Cover image for A nun in the closet
A nun in the closet
Gilman, Dorothy, 1923-2012.
Personal Author:
Large print edition.
Publication Information:
Boston : G. K. Hall, 1975.
Physical Description:
323 pages ; 25 cm
Format :

On Order



From the bestselling author of the Mrs. Pollifax books comes a new mystery habit to acquire. From the moment Sister John and Sister Hyacinthe reach the old house left to their abbey by a mysterious benefactor, their cloistered world begins to crumble. First, there is the wounded man hiding in the house, then the suitcase stuffed with money sitting at the bottom of the well, not to mention fearful apparitions in the night. Lord only knows what's going on. That is, until the good sisters, armed only with their faith and boundless energy, set things right--even if it means a shocking revelation or two about ghosts, gangsters...and murder. Copyright © Libri GmbH. All rights reserved.

Author Notes

Dorothy Gilman was born in New Brunswick, New Jersey on June 25, 1923. She studied at the Pennsylvania Academy of the Fine Arts. Under her married name, Dorothy Gilman Butters, she began publishing children's books in the late 1940s including Enchanted Caravan and The Bells of Freedom. In 1966, she published The Unexpected Mrs. Pollifax, which became the first novel in the Mrs. Pollifax Mystery series. The series concluded in 2000 with Mrs. Pollifax Unveiled. The series was the basis of two movies: the 1971 feature film Mrs. Pollifax - Spy starring Rosalind Russell and the 1999 television movie The Unexpected Mrs. Pollifax starring Angela Lansbury. Her other works include The Clairvoyant Countess, Incident at Badamya and Kaleidoscope. A Nun in the Closet won a Catholic Book Award. She died due to complications of Alzheimer's disease on February 2, 2012 at the age of 88.

(Bowker Author Biography)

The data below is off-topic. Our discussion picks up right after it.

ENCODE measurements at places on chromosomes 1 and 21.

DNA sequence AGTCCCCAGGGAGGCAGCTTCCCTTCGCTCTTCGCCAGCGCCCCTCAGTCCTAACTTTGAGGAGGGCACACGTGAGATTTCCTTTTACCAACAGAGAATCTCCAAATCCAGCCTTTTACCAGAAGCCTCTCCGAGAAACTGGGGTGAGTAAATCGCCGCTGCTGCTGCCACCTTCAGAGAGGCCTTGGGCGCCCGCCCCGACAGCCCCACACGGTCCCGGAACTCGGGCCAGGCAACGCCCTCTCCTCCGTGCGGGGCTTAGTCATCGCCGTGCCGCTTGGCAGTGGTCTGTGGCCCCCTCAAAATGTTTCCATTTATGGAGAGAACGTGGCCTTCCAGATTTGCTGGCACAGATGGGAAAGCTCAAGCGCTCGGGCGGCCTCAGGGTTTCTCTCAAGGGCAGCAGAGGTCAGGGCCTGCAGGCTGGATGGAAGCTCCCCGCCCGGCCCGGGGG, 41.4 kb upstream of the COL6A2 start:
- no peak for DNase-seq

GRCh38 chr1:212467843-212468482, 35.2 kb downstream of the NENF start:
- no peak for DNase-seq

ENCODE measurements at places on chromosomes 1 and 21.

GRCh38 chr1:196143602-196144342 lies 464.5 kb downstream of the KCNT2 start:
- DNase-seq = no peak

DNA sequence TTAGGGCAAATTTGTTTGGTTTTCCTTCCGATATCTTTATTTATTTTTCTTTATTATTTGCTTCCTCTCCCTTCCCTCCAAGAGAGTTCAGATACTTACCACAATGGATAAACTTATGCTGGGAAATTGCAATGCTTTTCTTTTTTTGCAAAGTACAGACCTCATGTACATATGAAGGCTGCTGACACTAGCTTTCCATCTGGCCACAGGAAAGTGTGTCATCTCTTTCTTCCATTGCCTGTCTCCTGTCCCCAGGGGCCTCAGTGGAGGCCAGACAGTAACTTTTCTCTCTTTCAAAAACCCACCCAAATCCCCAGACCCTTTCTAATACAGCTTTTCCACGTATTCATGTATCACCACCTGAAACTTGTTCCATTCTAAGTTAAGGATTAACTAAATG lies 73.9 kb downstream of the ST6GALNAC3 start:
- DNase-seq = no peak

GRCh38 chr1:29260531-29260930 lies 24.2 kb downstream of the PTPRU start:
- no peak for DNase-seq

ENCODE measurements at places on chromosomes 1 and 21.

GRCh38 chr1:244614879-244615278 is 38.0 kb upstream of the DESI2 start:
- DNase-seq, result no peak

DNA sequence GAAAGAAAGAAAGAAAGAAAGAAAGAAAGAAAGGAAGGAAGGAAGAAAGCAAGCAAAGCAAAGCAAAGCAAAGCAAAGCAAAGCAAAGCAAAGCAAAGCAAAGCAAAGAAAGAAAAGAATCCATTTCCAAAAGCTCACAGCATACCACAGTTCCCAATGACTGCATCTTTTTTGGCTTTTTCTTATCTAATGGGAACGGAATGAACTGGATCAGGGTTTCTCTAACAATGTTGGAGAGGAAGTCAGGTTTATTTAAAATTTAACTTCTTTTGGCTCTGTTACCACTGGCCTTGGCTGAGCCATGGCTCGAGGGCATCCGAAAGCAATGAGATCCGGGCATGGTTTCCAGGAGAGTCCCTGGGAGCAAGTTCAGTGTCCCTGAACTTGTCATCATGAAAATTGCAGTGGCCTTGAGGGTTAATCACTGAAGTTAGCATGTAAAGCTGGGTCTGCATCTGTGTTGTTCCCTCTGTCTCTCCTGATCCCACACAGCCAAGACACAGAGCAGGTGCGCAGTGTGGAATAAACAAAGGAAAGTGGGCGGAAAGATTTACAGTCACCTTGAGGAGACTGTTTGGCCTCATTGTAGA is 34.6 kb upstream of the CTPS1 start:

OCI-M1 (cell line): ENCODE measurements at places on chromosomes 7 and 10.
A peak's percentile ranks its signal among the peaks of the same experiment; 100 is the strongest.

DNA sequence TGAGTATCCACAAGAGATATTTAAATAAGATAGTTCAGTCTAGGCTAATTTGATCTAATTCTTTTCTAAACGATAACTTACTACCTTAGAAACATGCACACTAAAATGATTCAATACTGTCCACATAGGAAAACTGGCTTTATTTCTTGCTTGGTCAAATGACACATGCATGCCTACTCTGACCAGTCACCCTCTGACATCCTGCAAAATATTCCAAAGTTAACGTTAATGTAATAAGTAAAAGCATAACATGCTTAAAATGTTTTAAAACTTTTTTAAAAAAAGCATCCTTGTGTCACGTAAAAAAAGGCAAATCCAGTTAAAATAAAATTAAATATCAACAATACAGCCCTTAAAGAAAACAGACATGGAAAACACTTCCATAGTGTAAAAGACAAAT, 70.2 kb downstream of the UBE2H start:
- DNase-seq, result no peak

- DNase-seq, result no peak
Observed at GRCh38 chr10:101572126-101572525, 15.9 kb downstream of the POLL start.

Reviews 1

Library Journal Review

When an unknown benefactor bequests a large property to the cloistered nuns of St. Tabitha Abbey, the community sends two of its members-Sisters John and Hyacinthe-to check out their inheritance. The outside world offers them plenty of surprises (from hippies to the Mafia), but all obstacles are overcome by their ingenuity and Sister John's "perfect faith." Fans to the author's Mrs. Pollifax series (e.g., Mrs. Pollifax and the Golden Triangle, Audio Reviews, LJ 11/15/93) will easily detect the similarity between that illustrious spy and the indomitable Sister John and will feel at home with the pervasive lightweight humor. Still, this mystery leaves much to be desired. The plot is highly contrived, there is little suspense, and most of the humor rests on the nuns' incredible naïveté. While cloistered nuns doubtless possess a certain aura of otherworldliness, Gilman's unsophisticated religious are entirely too gullible to be taken seriously, even taking into consideration the novel's original publication date (1975). Narrator Roslyn Alexander turns in an excellent reading marked by superior characterization-especially for the masculine voices-and pacing, but this fluffy tale could easily be skipped.-Sister M. Anna Falbo, Villa Maria Coll. Lib., Buffalo, N.Y. (c) Copyright 2010. Library Journals LLC, a wholly owned subsidiary of Media Source, Inc. No redistribution permitted.